You will now have a preconfigured default profile for any new user
that logs on to that PC.
You can copy the same profile to all your NT workstations by entering
the computer name
in the Copy to field:
Use the admin$ share in place of c:\winnt. You will need administrator
access to whatever
PC you are copying to. If you logon as a member of the Domain Admins
group you will
have this access.
Creating a Domain wide Default Profile
By default, when a new user logs into a domain their PC checks
the Netlogon share
on a their authenticating domain controller (c:\winnt\system32\repl\import\scripts\)
a Default User directory.
If one exits, the profile information in Default User is copied
to the NT PC
as a template for the new user's profile.
Remember, this is the Default User's profile which is only used
for new users.
An existing user would not get this profile. Only users who don't
have a profile
set up on a NT computer would get this Default profile.
Under c:\winnt\system32\repl\import\scripts create a Default User
directory, and then
using the System applet in Control Panel, copy your preconfigured
default profile to
Note: By default the netlogon share has share permissions
Everyone - Read. You will need to add a user or group (i.e. Domain
Admins) to the share
and give them Change or Full control share permissions to copy the
profile to the netlogon share.
In the Copy To path you can enter:
Note: Make sure to give the domain Everyone group access
to this profile
- If you are going to set up a domain wide Default
User profile, it should be created on your domain PDC and then copied
to all BDCs since they will also be authenticating users. Use the
Directory Replication feature of Windows NT to do this.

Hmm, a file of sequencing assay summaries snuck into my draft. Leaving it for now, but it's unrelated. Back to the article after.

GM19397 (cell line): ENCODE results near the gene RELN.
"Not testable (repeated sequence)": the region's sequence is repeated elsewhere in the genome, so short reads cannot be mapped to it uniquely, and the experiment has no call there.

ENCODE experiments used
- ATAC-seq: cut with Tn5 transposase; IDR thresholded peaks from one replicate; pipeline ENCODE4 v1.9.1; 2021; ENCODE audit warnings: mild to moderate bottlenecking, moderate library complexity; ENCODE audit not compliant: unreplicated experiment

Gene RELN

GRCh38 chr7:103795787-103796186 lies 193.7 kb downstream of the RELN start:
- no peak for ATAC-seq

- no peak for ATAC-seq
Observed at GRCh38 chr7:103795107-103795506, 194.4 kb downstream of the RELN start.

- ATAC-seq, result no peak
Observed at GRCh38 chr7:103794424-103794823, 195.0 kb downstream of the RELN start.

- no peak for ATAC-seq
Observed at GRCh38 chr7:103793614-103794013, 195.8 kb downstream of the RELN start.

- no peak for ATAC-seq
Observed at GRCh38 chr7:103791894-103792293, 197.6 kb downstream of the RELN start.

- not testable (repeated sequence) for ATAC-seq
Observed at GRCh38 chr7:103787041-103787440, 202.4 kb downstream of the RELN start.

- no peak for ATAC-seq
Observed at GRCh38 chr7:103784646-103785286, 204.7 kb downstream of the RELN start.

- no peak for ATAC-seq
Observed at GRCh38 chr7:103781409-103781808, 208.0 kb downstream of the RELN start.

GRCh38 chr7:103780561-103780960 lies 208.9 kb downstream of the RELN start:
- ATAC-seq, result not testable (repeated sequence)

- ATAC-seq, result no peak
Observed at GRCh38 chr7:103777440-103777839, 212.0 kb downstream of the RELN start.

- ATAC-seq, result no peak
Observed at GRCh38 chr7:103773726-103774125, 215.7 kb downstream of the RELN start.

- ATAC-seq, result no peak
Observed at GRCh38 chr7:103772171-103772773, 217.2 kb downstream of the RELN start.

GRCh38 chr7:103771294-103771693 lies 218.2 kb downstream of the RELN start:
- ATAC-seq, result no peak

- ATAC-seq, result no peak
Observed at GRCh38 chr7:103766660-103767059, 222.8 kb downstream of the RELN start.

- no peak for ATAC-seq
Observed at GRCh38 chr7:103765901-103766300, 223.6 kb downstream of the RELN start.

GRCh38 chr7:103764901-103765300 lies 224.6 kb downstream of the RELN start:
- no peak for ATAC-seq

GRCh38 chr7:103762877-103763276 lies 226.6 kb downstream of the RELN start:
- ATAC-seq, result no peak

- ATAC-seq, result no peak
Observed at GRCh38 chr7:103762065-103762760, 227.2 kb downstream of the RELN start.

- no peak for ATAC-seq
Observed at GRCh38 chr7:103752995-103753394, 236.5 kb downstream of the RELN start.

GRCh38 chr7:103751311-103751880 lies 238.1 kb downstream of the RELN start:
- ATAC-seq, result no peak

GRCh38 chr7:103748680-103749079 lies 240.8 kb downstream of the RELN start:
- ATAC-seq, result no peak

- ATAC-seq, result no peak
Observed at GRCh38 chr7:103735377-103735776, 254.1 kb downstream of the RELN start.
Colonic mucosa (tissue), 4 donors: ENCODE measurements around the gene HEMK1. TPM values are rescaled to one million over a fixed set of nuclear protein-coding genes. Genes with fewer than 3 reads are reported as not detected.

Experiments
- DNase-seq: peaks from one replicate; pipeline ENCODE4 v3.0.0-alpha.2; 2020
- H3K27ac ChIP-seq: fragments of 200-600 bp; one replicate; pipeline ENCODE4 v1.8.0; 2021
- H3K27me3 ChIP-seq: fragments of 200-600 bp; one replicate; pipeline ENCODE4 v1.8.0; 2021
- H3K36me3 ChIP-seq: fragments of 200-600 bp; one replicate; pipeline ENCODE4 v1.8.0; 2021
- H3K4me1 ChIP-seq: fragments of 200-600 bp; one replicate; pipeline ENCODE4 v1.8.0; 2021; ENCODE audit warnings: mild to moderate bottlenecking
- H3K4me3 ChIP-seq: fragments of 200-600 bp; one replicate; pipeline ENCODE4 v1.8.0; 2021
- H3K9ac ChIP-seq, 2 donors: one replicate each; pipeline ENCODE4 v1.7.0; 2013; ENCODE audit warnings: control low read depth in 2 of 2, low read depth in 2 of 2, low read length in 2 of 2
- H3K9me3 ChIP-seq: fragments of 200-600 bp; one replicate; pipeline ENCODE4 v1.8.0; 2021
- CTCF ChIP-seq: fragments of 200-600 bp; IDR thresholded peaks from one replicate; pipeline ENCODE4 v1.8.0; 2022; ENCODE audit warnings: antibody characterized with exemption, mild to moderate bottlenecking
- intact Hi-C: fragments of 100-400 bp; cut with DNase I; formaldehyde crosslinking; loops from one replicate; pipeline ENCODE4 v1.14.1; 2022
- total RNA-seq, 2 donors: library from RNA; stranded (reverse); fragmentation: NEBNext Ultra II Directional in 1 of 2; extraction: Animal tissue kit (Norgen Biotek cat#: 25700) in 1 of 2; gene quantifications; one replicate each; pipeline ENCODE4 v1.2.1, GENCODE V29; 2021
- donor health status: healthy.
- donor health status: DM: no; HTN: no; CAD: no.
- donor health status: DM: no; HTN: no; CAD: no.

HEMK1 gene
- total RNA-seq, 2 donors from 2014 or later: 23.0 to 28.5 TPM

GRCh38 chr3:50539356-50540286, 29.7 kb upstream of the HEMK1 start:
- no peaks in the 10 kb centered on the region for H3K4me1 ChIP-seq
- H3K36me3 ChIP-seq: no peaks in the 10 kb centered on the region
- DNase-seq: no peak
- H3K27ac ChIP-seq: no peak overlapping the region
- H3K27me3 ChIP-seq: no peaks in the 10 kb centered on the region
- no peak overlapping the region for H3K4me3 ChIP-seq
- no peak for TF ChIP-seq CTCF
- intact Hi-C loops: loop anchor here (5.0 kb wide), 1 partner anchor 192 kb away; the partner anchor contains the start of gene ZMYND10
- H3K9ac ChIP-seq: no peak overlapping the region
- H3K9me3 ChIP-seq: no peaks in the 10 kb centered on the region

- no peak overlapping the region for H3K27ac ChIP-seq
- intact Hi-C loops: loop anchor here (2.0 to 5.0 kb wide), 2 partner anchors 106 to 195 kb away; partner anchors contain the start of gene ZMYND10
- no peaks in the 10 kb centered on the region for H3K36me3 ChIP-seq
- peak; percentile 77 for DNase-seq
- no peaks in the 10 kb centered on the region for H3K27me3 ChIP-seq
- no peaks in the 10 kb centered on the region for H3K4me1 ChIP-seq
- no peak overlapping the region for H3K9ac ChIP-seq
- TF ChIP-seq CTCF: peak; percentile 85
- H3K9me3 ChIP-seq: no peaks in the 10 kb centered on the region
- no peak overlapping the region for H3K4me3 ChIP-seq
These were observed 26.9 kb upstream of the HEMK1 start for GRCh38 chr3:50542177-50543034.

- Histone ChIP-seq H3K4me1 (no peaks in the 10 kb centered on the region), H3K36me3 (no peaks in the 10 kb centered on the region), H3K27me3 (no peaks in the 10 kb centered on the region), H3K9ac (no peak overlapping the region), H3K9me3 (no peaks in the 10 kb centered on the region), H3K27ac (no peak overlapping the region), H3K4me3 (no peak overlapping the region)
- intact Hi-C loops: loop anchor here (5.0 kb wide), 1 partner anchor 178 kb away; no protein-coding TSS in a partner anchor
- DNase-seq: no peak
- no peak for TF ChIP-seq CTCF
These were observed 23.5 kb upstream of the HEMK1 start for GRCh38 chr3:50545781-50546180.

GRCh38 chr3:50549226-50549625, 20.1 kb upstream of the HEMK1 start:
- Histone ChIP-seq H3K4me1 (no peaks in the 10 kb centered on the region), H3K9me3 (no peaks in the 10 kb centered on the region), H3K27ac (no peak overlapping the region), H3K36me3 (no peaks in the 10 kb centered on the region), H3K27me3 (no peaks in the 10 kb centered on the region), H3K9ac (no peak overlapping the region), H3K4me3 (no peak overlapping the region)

- If you are going to use roaming profiles, remember that the profile
must fit the PC. This means that the PCs your users log on to should
all have the same hardware, or< at least be very similar in their
- Watch out for shortcuts on the desktop that point to objects only
on one PC. These shortcuts will be saved to the roaming profile
on the server, and when the user logs in to another PC, the PC will
try and access the PC where the objects are. You don't want this,
so make sure any files or folders or whatever that you create a
shortcut for, is on every PC a user could log on to. Additionally,
make sure the shortcut path uses environmental variables like %systemroot%
or %windir% in case the paths are different on different PCs.
- Finally, think about the disk space that might be needed on a
server for profiles. A user's profile directory can get quite large,
especially if they don't clear out their Temporary Internet Files
folder. Do you have space on your server for all your profiles directories??
If you don't want your users to be able to save configuration changes
to their NT
environment, then use mandatory profiles.
On individual workstations you would rename the NTUSER.DAT file
This tells NT that no changes can be made to the profile. Users
can still modify their
NT environment while logged on, but they cannot save changes when
they log off.
If you want a group of users, say the Accounting group, to use
a mandatory profile, do this:
1. Create a user on a NT PC, log on as that user, and configure